3. With the open side of the tissue paper, cut a rounded end. It will be tough to cut through all the layers of tissue paper at the same time. Use a pair of sharp scissors.

4. On the folded side of the tissue paper, tie it tight with some string.

5. Fan out the tissue papers and break up the layers. Be gentle so you don’t rip the tissue. Fluff as needed.

Storage IdeaFURNITURE PLANS: 6 Cube Bookshelf~Inspired By Land Of Nod's Cube Collection

6 Cube Bookshelf ~
Inspired By Land Of Nod's Cube Collection


It's modeled after Land of Nod's Cube Collection, and yes, those bins are also modeled after Land of Nod's bins, measuring 11" x 11" x 11". I believe you can also buy these at Target, but the Land of Nod price is very reasonable and the colors are fantastic. The pink dots are from Pottery Barn Kids

Fabric Covered 3 Ring Binder


(Beginner Project: From start to finish project should take about 1 hour.)

Materials Needed:

One 3-ring binder (I used one that was 21" x 11.5")

** You will need to adjust measurements of fabric and stabilizer depending on size of your binder**

2 pieces of iron-on stabilizer: 23" x 12.5"4 pieces of fabric: 13" x 8.5" (for the pockets)2 pieces of fabric: 23" x 12.5" (outside cover of binder)
Trace around binder onto the two pieces of stabilizer and cut out.
Make sure the pieces of stabilizer are the exact size of binder.

Take one piece of stabilizer and fold in half.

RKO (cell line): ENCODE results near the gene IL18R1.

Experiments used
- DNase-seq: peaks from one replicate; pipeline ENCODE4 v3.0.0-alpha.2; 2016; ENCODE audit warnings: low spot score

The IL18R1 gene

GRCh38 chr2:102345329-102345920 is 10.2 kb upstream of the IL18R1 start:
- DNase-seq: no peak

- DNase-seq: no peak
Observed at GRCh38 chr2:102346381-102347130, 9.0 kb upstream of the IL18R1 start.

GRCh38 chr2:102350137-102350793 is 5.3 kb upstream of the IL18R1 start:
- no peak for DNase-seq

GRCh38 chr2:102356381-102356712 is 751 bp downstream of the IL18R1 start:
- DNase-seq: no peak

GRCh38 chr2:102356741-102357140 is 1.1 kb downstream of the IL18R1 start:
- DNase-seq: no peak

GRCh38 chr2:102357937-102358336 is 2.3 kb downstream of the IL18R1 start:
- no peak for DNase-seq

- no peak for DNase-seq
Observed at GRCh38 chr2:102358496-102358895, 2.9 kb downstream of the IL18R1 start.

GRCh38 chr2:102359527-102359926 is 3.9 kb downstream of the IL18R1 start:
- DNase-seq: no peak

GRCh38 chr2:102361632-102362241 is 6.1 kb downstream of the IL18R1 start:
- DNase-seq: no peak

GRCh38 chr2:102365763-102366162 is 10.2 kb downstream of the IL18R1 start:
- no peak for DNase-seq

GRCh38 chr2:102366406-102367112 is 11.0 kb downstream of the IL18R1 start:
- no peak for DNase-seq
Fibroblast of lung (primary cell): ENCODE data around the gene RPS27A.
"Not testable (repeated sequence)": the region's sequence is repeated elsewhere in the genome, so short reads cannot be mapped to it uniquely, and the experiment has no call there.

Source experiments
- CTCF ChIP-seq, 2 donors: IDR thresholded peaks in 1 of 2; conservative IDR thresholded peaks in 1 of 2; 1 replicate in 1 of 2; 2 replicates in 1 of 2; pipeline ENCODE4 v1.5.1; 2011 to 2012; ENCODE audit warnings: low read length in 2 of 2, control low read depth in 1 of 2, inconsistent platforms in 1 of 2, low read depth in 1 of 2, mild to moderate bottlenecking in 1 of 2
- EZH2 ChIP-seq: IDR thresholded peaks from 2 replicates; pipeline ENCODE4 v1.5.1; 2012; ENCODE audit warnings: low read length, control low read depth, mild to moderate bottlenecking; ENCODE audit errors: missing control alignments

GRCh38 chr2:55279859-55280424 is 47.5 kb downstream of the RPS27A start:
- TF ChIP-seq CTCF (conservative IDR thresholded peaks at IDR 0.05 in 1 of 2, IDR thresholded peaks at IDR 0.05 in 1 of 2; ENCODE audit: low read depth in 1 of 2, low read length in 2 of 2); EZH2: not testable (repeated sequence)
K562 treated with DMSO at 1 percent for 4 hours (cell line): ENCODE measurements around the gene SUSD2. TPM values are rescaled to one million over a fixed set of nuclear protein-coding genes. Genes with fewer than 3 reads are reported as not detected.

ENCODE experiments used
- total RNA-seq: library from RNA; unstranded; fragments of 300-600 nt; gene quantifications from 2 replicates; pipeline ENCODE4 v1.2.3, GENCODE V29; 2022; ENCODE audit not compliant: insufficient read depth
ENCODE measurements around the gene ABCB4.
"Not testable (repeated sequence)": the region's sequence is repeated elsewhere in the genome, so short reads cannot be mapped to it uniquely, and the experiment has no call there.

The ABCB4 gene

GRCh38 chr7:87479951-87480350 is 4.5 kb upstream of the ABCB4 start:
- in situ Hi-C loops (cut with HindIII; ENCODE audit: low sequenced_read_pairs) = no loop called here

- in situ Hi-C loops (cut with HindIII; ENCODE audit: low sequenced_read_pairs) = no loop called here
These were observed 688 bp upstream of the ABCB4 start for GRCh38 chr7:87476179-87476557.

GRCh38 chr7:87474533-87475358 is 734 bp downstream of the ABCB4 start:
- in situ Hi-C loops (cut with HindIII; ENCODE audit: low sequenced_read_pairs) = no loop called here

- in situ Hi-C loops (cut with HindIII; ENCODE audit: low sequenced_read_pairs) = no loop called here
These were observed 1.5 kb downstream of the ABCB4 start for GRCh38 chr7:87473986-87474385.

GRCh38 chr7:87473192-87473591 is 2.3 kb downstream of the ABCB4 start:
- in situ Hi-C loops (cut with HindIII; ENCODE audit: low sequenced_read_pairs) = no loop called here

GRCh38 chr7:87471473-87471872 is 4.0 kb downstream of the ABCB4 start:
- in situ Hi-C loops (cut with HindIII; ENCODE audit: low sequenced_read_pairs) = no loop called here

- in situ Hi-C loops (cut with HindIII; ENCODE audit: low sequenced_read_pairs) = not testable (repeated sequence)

Measure three inches from fold and cut.

You now have two pieces of stabilizer that will be used for the pockets.

Should have this.
Gather the fabric pieces.

Time to iron on the stabilizer.

Take two pieces of fabric sized 13" x 8.5" and iron stabilizer onto wrong side of fabric.

Take one piece of fabric sized 23" x 12.5" and iron stabilizer onto wrong side of fabric.

Should have this. Don't worry about trimming off excess fabric.
Gather all the 13" x 8.5" pocket pieces of fabric.

With right sides together sew one piece of fabric with stabilizer to one piece without stabilizer. Make sure you sew on the straight edged side. (The rounded edges are the corners of binder.)Repeat for other two pieces.

Turn right side out and iron

Time to layer the pieces.

Place the 23" x 12.5" piece of fabric on table right side up.

Place one pocket piece on far right side and one on the far left side. (Straight folded edge is towards the middle and the rounded edges are on the outside.)

Now place stabilized 23" x 12.5" piece of fabric on top of pockets, stabilizer side up.

Carefully line up fabric so that all the pieces of stabilizer line up perfectly. This part is a little tricky. Pay special attention to the rounded edges of the pockets. You want to make sure all the pieces of stabilizer line up perfectly, if they don't, it may look a little bulky on the edges.

Pin in place.

Leave a 2 1/2" opening in the middle bottom of fabric. (Opening will be used for turning fabric out.)

With using the stabilizer as your guide sew together leaving 1/4" space from stabilizer.

Trim off excess fabric. Reach into hole and pull fabric out. Iron. Hand stitch opening closed.
Place binder into pockets. Now your finished!